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Do Nations Just Get the Inequality They Deserve? The “Palma Ratio” Re-examined

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Abstract

The main aim of this paper is to take another look at differences in within-nation income distribution in the current era of neoliberal globalisation. The emphasis will be on the study of middle-income countries with high degrees of inequality, especially those that have implemented full-blown economic reforms, such as those in Latin America and Southern Africa. I first examine statistically how unequal is inequality across the world in terms of overall inequality as well as of different groups within each country; then, I analyse why there is so much diversity in terms of distributional outcomes across the world. In doing so it would become apparent why the Gini has already served its purpose as a practical index of income distribution (i.e., how it has passed its sell-by date) and why a new index that I proposed in Palma (2011) — which was later christened the “Palma Ratio” by Alex Cobham and Andy Sumner2 — could be more appropriate to understand issues such as those mentioned above.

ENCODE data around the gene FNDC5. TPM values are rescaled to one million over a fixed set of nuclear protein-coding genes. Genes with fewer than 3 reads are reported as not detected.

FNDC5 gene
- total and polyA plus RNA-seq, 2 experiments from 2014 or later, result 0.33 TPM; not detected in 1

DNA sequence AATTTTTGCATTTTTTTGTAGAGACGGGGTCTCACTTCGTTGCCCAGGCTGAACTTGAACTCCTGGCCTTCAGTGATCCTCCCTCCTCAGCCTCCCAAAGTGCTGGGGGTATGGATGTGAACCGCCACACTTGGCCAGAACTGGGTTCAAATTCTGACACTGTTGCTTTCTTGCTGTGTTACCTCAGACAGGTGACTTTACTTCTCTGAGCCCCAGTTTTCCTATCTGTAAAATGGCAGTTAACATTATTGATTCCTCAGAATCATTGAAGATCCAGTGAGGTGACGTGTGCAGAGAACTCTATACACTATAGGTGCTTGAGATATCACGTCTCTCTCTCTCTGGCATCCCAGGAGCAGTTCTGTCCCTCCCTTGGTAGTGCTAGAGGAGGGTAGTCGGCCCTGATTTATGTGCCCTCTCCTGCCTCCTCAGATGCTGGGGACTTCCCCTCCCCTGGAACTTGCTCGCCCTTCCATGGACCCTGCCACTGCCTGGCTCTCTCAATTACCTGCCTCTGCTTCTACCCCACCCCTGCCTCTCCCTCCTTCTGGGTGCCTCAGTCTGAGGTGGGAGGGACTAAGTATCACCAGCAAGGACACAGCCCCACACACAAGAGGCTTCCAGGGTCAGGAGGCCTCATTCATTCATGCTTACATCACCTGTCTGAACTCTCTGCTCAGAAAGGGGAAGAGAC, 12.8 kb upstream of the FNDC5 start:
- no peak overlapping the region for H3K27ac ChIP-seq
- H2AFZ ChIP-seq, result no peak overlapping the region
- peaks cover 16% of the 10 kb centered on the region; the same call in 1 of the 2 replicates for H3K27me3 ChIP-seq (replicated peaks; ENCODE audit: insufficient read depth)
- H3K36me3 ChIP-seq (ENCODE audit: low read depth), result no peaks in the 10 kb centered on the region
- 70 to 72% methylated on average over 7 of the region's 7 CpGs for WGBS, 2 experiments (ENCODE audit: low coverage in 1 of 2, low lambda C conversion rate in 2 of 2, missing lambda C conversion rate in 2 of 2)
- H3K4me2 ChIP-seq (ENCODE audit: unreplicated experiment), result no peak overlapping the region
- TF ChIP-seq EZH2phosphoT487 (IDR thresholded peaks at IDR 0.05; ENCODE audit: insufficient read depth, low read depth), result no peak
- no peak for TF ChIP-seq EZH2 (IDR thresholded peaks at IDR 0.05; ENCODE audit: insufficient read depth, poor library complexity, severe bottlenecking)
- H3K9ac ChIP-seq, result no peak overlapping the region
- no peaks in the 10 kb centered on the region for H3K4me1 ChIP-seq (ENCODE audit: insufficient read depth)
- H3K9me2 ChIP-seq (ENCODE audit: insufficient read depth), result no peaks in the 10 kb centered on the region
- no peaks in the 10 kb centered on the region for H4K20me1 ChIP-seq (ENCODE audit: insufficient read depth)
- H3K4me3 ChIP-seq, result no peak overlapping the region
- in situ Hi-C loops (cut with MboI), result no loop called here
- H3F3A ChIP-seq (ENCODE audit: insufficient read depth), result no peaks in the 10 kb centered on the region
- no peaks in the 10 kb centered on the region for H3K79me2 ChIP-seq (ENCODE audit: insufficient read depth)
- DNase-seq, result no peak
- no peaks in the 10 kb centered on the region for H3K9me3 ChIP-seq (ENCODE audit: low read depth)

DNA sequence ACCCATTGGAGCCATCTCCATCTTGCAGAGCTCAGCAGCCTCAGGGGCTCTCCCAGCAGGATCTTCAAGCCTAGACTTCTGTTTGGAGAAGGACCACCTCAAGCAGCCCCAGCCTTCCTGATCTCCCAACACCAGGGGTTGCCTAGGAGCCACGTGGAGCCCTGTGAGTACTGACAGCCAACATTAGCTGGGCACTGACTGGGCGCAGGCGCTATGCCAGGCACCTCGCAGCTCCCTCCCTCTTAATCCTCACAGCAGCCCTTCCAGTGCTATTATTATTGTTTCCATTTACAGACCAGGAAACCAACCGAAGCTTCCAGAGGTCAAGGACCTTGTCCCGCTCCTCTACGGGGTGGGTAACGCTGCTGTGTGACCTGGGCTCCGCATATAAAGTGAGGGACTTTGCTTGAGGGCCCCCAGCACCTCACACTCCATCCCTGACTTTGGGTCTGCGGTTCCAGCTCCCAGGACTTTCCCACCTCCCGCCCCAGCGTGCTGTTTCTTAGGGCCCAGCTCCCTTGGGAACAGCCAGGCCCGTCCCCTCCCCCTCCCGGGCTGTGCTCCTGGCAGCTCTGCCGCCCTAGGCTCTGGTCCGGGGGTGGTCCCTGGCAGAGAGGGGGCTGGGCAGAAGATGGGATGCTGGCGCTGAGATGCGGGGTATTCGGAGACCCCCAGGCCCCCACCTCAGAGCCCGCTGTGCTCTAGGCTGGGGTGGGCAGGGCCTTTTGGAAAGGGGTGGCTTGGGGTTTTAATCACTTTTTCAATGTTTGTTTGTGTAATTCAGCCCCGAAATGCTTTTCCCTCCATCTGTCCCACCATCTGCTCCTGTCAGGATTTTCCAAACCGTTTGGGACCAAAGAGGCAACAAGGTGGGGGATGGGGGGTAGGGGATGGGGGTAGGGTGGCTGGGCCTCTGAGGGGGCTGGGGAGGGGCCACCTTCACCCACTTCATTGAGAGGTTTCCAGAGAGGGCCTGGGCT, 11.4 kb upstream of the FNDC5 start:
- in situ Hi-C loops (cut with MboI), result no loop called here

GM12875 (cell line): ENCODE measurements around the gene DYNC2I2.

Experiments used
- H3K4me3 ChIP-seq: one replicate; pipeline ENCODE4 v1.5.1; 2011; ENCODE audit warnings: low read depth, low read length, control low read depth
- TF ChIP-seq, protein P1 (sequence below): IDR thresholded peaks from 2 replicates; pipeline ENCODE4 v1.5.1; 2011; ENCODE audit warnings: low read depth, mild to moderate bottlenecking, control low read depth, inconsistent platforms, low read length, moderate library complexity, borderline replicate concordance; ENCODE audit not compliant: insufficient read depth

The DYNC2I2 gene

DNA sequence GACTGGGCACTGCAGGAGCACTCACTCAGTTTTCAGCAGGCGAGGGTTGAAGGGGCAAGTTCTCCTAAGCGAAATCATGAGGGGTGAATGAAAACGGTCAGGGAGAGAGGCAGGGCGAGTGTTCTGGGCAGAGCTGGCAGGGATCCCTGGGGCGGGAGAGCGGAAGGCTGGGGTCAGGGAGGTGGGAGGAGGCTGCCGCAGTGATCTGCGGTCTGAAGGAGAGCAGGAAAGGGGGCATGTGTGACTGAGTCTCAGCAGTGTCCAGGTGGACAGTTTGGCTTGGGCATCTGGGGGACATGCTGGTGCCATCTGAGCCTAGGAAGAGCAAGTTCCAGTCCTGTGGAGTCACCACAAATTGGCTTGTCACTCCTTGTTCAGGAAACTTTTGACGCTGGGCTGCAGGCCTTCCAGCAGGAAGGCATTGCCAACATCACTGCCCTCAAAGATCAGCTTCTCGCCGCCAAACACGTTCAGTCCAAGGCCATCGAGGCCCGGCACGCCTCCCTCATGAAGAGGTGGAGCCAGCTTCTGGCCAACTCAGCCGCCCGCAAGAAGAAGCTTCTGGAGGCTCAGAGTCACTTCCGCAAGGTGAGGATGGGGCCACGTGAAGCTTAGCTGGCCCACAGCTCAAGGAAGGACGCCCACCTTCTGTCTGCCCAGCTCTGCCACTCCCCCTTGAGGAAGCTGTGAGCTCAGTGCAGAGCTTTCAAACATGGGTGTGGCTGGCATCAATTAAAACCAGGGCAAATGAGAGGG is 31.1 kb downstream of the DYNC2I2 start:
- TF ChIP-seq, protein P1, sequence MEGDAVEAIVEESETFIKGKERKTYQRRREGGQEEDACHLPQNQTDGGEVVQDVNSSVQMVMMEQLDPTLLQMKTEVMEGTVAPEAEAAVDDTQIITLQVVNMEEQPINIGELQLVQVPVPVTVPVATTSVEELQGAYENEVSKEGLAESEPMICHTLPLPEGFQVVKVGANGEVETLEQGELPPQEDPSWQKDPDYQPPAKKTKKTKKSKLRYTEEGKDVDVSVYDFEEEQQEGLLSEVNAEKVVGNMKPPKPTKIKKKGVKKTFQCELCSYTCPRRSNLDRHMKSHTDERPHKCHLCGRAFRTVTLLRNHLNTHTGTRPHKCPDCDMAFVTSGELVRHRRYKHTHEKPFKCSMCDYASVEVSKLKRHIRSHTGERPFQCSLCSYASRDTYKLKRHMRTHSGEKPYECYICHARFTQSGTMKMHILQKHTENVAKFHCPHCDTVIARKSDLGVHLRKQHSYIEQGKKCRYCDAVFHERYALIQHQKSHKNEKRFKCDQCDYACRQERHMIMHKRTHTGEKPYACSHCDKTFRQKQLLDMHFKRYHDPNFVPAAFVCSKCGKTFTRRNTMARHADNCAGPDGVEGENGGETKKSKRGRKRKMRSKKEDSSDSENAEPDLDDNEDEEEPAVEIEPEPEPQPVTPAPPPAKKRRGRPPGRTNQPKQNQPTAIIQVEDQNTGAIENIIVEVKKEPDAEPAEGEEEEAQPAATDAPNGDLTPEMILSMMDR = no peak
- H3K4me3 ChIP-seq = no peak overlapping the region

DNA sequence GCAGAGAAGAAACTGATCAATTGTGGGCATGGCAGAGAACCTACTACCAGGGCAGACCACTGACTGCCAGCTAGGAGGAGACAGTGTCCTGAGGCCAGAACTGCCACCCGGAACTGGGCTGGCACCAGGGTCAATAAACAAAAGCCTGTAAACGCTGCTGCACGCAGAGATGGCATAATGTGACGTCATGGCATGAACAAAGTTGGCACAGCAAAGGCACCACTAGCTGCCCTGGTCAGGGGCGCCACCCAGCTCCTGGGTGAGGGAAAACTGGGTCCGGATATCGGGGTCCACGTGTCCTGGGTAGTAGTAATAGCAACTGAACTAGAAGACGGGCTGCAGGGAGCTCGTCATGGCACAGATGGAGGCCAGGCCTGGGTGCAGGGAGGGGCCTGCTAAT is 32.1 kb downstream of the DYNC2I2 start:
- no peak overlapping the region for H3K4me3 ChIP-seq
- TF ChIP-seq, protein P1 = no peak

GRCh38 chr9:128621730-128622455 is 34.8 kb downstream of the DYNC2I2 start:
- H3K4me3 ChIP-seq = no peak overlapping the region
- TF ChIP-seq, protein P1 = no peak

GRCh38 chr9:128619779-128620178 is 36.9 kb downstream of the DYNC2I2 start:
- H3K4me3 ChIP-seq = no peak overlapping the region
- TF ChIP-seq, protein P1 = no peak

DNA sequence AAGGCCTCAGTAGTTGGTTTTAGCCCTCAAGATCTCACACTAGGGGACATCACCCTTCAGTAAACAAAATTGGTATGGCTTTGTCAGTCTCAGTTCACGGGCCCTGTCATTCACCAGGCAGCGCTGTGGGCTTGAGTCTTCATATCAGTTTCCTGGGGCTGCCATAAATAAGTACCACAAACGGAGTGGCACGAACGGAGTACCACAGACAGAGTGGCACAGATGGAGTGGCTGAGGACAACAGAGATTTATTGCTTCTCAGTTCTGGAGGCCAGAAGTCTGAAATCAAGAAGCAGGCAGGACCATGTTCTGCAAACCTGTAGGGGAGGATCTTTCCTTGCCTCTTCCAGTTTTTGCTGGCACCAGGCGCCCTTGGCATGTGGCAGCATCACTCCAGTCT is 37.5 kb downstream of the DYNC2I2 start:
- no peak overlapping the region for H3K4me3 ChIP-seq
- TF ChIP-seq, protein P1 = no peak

Keywords

  • Nash Equilibrium
  • Income Inequality
  • Income Distribution
  • National Income
  • Income Share

These keywords were added by machine and not by the authors. This process is experimental and the keywords may be updated as the learning algorithm improves.

Inequality is a choice.

Joseph Stiglitz

I am my choices.

Jean-paul Sartre

Also, Facultad de Administración y Economía, Universidad de Santiago. Tony Atkinson, Stephanie Blankenburg, Ha-Joon Chang, Mariana Chudnovsky, Alex Cobham, Jonathan DiJohn, Jorge Fiori, Juliano Fiori, Samer Frangie, Jorge Friedman, Ester Gonzalez, Daniel Hahn, Geoff Harcourt, Emily Hogan, Pamela Jervis, Jorge Katz, Mushtaq Khan, Javier Núñez, Cristóbal Palma, Guillermo Paraje, Carlota Pérez, Ashwani Saith, Claudia Sanhueza, Paul Segal, Ignês Sodré, Andy Sumner, Bob Sutcliffe, Lance Taylor and Robert Wade have made valuable contributions to my work in this area over the years. My late friends Jaime Crispi, Carlos Díaz-Alejandro, Andrew Glyn and Carlos Lopes also influenced my thinking on this subject. Participants at many conferences and seminars, and current and former PhD students also made very helpful suggestions. The key ideas of this paper were developed while trying to deal with the grief of the sudden death of my life-long friend Gina Malengreau Fiori; I dedicate this paper to her. The usual caveats apply.

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Palma, J.G., Stiglitz, J.E. (2016). Do Nations Just Get the Inequality They Deserve? The “Palma Ratio” Re-examined. In: Basu, K., Stiglitz, J.E. (eds) Inequality and Growth: Patterns and Policy. International Economics Association. Palgrave Macmillan, London. https://doi.org/10.1057/9781137554598_2

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